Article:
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There are so many video formats available today it’s become important not to miss out, or your corporate video production might lose valuable plays.

Let’s see what works, and what doesn’t.

iPad and related formats

Working backwards: Currently our own data shows that iPad and iPhone searches account for 1% of traffic to

This isn’t much. It falls below the 5% threshold most businesses see as the “take action” threshold.

But this figure is rising all the time.

Especially with the release of iPad2.

And if your marketplace is young male consumers, or older more well-off consumers then you might take note, because these groups are the most active where iPad and iPhones are concerned.

To ensure your website is compatible, you’ll need an html5 video player for your website, playing mp4 format video.

iPhone also requires a special low compression size of your mp4 video file.

Got that? You need an html5 video player, and an mp4 format video file, or your video won’t work on iPad or iPhone.

Blu-Ray and High Quality HD formats

Blu-Ray presents a distinctly different story.

What Blu-Ray really delivers is video that is True 1080 HD, which is techspeak for a brilliant picture.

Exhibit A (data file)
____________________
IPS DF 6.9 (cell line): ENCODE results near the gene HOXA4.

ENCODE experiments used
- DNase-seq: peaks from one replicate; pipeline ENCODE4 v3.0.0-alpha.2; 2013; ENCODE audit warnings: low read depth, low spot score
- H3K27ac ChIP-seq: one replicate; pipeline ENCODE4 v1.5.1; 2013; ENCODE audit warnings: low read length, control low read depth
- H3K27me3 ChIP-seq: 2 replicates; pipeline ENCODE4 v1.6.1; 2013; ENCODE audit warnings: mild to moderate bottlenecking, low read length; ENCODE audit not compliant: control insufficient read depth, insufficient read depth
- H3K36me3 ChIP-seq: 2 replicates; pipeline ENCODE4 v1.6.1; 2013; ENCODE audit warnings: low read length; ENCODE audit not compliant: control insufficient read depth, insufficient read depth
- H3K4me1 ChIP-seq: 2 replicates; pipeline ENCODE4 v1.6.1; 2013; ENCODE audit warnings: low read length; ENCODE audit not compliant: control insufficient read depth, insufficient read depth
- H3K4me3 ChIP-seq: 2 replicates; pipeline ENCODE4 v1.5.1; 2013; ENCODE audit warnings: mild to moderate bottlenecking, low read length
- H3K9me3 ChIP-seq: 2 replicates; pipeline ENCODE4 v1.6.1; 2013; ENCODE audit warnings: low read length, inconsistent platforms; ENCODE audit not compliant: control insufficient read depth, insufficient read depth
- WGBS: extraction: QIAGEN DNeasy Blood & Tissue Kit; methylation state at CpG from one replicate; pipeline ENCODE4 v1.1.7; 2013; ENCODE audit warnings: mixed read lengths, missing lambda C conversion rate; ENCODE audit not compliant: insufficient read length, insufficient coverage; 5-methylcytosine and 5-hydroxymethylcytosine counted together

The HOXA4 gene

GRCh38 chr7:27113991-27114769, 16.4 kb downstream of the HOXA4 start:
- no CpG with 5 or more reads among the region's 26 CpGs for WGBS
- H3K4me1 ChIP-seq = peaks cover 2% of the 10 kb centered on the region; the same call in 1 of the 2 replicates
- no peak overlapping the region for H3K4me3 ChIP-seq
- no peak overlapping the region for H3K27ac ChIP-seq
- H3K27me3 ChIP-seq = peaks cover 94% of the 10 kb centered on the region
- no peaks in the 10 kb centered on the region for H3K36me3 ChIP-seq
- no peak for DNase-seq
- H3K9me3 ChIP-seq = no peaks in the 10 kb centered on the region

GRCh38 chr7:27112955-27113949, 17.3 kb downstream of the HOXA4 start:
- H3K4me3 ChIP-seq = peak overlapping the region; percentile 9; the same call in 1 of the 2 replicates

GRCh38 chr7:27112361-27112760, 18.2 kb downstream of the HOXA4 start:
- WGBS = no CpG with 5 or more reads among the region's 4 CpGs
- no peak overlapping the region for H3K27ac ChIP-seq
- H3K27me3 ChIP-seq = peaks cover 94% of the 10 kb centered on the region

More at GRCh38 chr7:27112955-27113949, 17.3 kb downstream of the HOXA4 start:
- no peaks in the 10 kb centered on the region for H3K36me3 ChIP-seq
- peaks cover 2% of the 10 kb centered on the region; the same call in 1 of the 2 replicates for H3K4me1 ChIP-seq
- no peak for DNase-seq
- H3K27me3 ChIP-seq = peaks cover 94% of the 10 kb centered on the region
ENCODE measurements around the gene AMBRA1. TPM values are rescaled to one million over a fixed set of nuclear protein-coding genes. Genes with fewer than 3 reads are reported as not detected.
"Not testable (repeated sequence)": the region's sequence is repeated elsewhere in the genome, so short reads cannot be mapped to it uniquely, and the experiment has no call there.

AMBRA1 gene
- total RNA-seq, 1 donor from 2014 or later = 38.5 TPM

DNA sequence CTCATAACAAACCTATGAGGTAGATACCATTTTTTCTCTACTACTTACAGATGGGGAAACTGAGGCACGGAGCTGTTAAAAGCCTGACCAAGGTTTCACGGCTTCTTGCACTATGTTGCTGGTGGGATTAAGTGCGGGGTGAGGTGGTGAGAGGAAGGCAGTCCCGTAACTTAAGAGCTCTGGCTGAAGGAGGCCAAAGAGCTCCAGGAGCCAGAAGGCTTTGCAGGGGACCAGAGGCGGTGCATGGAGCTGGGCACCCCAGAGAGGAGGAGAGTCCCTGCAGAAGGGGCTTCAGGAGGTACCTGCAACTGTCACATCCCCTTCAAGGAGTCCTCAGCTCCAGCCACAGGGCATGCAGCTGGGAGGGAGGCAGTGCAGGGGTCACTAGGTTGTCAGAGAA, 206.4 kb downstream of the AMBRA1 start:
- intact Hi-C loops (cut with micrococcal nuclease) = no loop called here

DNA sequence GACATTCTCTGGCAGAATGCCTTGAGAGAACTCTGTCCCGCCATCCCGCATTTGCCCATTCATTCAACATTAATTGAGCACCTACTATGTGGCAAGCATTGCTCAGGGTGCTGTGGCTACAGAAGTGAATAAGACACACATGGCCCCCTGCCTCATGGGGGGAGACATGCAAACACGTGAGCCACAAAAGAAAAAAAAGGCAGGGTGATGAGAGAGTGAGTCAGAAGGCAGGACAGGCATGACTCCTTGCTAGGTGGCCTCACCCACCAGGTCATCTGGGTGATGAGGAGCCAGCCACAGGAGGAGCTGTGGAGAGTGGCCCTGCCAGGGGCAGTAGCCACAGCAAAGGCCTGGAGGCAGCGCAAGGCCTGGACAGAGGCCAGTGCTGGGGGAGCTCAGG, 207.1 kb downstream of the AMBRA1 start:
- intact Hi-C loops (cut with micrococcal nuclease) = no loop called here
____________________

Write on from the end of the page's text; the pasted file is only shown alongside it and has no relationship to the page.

Now, whether you play a True 1080 HD video from a Blu-Ray player, or play it from an mp4 video file on your laptop, makes little difference to the final video viewing quality.

Both will look better than anything else when used on a corporate projector, which is commonly how corporate video productions are viewed in meetings.

To get this level of quality you need to specify your corporate video production is delivered as H264 mp4 file, at 1280 x 720 pixels.

This shouldn’t cost more. But you do need to ask and make sure that this is what you’re getting.

Your Windows Media Player will play this file on your laptop, though you’ll need a more powerful computer (or good graphics card) for smooth playback. Don’t expect miracles from an old machine.

As for Blu-Ray?

I personally see Blu-Ray a non-starter. I don’t see any future in silver spinning shiny media as a lasting technology.

Solid state storage or high quality streaming are the new queens on the block.

For example, for all our Studio Rossiter video shoots we shoot direct to a small convenient 32GB SD card – with no moving parts.

We record video files direct to card.

And we mostly deliver video as files to clients to use on their laptops.

We generally feel Blu-Ray (and DVD) has reached its limit.

So I’d advise you not to get your new corporate video delivered on a Blu-Ray disk if you have to pay extra for for it, unless you think you really need it.

mp4 files are the way forward, whether for super high quality True 1080 HD playback on a laptop, or for better quality small streaming video files.

To view an mp4 corporate video production look here

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